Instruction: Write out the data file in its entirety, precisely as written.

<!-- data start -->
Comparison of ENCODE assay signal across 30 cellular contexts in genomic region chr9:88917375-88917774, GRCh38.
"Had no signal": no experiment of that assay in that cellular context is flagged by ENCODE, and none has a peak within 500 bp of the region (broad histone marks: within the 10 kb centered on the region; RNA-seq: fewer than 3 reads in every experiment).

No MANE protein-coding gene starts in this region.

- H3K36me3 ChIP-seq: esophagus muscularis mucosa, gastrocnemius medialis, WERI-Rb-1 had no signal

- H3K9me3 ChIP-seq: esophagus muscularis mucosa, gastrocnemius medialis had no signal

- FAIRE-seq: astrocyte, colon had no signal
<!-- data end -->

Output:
Comparison of ENCODE assay signal across 30 cellular contexts in genomic region chr9:88917375-88917774, GRCh38.
"Had no signal": no experiment of that assay in that cellular context is flagged by ENCODE, and none has a peak within 500 bp of the region (broad histone marks: within the 10 kb centered on the region; RNA-seq: fewer than 3 reads in every experiment).

No MANE protein-coding gene starts in this region.

- H3K36me3 ChIP-seq: esophagus muscularis mucosa, gastrocnemius medialis, WERI-Rb-1 had no signal

- H3K9me3 ChIP-seq: esophagus muscularis mucosa, gastrocnemius medialis had no signal

- FAIRE-seq: astrocyte, colon had no signal